The brilliant sci-fi series Stranger Things has returned to Netflix Streaming for its second season. As you watch it you might find yourself considering the cultural and generational motifs in the series...while you’re getting your pants scared off. The great thing about throwback references? Many of these classics have a home at DVD.com so you can revisit them in all their glory.
Stranger Things is at its heart a tribute to the culture of the Generation X childhood. Wedged between the Baby Boomers and the Millennials, the kids of Generation X came of age during the 1980s, when Steven Spielberg was our President and Ronald Reagan was our Grandpa.
The music and technology of each generation are iconic, yet quite representative of the eras:
Stranger Things was created by the Duffer Brothers, a pair of identical twins who were born in 1984, making them solidly Millennials. The show is a deeply affectionate portrait of the people who were effectively their older siblings.
The series is most obviously influenced by two Stephen King-related projects: the film Stand by Me (1986) and the TV mini-series version of his horror novel, It (1990). Stand by Me is a dark but ultimately sentimental coming-of-age portrayal of a group of boys in a small town. Sound familiar? The mini-series It also features a group of early adolescent boys, but this time facing off against supernatural predation, like Stranger Things.
On another level, however, Stranger Things is deeply referential to two of Steven Spielberg’s films of that era: Close Encounters of the Third Kind (1977) and E.T. The Extra-Terrestrial (1982). The portrayals of fractured families that course through both of these films are critical elements of Stranger Things.
The abducted child theme in Close Encounters is malevolently reflected in the Netflix series. And take a look again at the general messiness of the house that Richard Dreyfuss and Teri Garr live in with their kids and compare that to the general messiness and disorder of the houses in Stranger Things. The production design for the series almost directly parallels Close Encounters in this regard.
One of the terms that was in common use in the childhood years of many Gen Xers is “latchkey kids.” These years were the first time that American children faced widespread divorce and came home to empty houses. As a Baby Boomer, I never had a key to my parents’ house until I went off to college, and even then I didn’t need it. There was always someone at home. The latchkey kids of Stranger Things are emblematic of kids coming home, unlocking the door, and knowing no one is there, as is the case in E.T. The Extra-Terrestrial.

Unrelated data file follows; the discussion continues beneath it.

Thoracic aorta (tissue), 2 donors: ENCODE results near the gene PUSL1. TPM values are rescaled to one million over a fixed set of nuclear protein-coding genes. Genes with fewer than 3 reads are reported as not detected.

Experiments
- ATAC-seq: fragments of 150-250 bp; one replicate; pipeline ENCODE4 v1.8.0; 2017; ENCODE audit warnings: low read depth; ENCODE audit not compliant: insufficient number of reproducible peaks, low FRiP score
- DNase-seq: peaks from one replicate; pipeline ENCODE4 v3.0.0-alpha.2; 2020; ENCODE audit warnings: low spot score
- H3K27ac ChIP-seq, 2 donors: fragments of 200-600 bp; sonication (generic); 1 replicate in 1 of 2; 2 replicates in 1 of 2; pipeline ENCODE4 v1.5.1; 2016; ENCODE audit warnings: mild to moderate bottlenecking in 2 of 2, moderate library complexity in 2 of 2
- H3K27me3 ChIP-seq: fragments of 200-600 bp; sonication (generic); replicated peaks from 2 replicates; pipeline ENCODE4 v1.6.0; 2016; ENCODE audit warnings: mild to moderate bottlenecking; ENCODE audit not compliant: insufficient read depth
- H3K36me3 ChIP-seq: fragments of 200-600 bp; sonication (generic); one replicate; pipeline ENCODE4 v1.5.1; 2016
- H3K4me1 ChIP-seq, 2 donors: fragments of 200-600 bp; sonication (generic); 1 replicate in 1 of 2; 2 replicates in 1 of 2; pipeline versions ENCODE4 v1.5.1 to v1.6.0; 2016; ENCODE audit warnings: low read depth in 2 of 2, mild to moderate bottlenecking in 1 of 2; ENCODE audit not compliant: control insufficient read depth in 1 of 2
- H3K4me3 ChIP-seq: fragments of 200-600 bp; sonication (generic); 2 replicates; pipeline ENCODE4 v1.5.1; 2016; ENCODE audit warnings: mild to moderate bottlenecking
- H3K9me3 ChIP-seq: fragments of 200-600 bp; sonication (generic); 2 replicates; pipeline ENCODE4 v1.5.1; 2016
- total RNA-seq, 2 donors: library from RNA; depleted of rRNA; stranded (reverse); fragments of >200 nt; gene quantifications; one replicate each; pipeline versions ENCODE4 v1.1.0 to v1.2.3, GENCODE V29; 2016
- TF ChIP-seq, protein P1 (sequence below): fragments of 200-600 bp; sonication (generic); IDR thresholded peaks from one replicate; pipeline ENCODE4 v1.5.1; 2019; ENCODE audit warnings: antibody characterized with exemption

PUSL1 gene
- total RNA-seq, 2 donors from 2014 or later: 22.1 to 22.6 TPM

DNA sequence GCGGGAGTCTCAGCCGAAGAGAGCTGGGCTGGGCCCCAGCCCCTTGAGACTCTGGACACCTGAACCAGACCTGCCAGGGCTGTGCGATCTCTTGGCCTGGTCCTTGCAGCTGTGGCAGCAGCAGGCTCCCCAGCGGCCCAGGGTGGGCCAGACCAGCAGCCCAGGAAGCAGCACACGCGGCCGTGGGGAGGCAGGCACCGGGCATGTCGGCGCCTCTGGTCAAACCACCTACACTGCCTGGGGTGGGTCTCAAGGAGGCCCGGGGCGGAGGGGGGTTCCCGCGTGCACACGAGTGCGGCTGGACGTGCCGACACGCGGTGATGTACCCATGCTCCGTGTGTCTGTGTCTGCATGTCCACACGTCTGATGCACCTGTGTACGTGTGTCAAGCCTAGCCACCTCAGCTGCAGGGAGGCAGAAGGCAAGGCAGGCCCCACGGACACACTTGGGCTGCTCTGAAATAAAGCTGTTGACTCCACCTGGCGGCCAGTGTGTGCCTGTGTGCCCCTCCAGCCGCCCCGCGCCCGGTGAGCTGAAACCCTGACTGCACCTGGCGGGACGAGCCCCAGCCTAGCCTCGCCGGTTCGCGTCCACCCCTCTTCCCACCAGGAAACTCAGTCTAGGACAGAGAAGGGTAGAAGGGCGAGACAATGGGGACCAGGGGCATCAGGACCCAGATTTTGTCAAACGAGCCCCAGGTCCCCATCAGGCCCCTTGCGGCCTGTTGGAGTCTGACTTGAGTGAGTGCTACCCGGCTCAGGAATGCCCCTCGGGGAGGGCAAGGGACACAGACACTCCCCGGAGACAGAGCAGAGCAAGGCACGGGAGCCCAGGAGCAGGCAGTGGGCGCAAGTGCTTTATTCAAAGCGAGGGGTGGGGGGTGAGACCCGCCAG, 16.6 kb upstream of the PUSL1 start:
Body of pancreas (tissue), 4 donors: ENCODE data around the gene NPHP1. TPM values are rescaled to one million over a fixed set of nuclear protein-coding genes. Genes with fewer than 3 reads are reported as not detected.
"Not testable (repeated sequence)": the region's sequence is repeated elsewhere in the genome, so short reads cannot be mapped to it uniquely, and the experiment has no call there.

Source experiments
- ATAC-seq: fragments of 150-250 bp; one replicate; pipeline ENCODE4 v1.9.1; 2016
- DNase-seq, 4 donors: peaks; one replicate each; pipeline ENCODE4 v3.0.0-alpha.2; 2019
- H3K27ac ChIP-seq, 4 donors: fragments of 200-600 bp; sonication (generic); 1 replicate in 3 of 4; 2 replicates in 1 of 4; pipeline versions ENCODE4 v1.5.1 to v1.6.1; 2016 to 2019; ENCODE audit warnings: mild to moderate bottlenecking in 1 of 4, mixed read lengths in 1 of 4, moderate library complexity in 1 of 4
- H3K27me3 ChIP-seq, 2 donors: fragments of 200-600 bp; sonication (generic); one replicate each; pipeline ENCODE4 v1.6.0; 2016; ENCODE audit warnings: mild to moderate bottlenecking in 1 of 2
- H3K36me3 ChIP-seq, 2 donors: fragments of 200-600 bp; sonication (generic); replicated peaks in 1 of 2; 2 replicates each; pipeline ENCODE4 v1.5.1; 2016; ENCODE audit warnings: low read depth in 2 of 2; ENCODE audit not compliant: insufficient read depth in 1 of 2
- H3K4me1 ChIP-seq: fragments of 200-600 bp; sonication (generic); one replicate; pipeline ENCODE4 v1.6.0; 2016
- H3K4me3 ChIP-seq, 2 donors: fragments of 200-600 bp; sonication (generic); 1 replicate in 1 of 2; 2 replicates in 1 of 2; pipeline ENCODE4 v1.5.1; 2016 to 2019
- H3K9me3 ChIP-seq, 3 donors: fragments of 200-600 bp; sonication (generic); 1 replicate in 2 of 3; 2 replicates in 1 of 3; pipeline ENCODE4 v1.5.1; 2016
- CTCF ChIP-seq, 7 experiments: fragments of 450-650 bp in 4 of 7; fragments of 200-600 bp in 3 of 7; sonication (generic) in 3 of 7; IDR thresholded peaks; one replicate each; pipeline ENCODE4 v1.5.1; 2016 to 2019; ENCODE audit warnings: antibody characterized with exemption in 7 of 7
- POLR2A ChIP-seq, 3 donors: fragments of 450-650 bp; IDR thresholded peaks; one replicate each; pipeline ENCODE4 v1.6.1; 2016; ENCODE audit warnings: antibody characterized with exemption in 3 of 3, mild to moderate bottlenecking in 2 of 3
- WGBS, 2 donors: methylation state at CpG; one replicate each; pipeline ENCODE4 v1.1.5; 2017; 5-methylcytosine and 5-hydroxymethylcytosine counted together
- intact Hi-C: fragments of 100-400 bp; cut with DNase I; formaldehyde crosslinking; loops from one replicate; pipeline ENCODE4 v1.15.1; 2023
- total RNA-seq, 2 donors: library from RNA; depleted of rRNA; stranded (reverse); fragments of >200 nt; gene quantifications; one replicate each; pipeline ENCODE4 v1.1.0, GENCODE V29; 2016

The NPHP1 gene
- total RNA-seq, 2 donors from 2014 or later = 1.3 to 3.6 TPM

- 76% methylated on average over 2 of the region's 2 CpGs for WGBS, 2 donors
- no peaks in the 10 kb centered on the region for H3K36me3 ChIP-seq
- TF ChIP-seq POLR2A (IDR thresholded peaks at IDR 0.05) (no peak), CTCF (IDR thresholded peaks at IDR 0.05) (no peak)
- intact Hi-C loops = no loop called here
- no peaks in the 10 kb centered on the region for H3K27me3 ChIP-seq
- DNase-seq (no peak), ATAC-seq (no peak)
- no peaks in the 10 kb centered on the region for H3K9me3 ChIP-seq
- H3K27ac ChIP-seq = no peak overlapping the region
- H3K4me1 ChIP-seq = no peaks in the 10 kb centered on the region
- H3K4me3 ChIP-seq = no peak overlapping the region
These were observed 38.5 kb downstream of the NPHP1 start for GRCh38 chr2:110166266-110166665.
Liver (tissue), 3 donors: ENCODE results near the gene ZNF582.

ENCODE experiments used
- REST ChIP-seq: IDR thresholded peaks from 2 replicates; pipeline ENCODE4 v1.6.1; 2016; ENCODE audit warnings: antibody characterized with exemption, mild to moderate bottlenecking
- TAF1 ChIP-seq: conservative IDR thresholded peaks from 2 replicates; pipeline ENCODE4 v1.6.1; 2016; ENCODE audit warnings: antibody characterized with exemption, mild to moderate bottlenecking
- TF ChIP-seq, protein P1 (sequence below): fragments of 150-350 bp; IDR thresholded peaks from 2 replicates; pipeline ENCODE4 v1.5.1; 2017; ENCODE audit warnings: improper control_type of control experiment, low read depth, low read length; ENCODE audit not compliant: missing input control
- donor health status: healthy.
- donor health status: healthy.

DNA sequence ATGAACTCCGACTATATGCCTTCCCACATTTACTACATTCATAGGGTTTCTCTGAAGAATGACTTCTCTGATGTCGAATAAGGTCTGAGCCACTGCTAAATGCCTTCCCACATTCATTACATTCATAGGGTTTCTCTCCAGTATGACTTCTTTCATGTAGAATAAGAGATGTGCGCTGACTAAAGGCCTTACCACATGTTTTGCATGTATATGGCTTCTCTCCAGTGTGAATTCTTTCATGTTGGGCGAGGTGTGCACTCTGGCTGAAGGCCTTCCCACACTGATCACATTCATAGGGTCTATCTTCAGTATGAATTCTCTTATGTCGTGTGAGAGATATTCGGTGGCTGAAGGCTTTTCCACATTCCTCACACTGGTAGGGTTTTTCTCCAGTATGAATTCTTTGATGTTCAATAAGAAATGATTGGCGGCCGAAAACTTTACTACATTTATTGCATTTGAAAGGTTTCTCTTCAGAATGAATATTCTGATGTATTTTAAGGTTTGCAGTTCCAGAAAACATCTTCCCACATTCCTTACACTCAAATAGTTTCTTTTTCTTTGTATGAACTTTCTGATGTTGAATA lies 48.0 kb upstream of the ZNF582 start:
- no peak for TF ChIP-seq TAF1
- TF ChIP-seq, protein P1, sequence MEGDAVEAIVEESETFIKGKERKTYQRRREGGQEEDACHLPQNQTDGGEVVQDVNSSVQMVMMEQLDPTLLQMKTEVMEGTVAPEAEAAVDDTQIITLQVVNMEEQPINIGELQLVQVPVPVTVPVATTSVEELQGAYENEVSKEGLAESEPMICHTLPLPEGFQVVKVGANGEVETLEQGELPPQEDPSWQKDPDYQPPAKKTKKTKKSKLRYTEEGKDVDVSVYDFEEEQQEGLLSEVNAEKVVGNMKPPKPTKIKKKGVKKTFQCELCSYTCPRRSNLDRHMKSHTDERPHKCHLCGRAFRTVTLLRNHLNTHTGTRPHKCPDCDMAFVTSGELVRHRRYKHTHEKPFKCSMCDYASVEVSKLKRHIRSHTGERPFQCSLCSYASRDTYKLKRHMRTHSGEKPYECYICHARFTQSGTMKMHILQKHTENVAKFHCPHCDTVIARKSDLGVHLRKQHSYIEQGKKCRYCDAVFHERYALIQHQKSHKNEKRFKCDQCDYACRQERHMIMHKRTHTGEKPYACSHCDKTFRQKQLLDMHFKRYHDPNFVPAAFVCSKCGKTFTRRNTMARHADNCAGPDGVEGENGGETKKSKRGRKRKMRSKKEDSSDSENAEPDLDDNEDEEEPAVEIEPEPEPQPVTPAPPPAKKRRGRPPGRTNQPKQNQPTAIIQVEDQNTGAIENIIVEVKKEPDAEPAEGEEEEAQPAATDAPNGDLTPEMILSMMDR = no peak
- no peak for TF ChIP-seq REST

Want more? Check out the bicycles in both the series and the Spielberg films. Reverential homages, nearly, by the Duffers here.
Other Gen X-era films that are referenced either visually, narratively, or obliquely include the scene in which Hopper comes out of the woods and enters a lonely house, almost shot for shot matched by a similar sequence in The Evil Dead (1981). Speaking of that movie, it’s makes an appearance as a poster on a bedroom wall in the series, as well as John Carpenter’s classic horror film, The Thing (1982).
Oh, and wait. Remember 1985’s classic kids adventure movie The Goonies? Sean Astin was one of the kids in that movie, and he shows up in Season 2 of Stranger Things. Of course. Goonies is one of the most beloved movies for Gen Xers. I have long believed it is their The Wizard of Oz.
And then, of course, there’s the homage to 1979’s chase movie, The Warriors, when the gang ends up in Chicago, being chased on the El in ludicrous gang disguise. El on the El. Get it?
Careful viewers of season 2 will also note similar thematic references to diverse projects such as It’s the Great Pumpkin, Charlie Brown (1966), Children of the Corn (1984), Mad Max (1980), and, of course, Gremlins (1984).
Part of the delight of a series as good as Stranger Things is noticing all of these references. No doubt it’s great television, with a crackling tale, lots of suspense, and scary monsters to boot, but the additional layer of being a tribute to the early '80s culture that Gen Xers grew up in—and created, one moonlit bike ride at a time—is a pleasure in and of itself. Tell us what references you found that we may have missed. Queue up these films today at DVD.com and take a trip down memory lane.
David Raether is a veteran TV writer and essayist. He worked for 12 years as a television sitcom writer/producer, including a 111-episode run on the ground-breaking ABC comedy “Roseanne.” His essays have been published by Salon.com, The Times of London, and Longforms.org, and have been lauded by The Atlantic Magazine and the BBC World Service. His memoir, Homeless: A Picaresque Memoir from Our Times, is.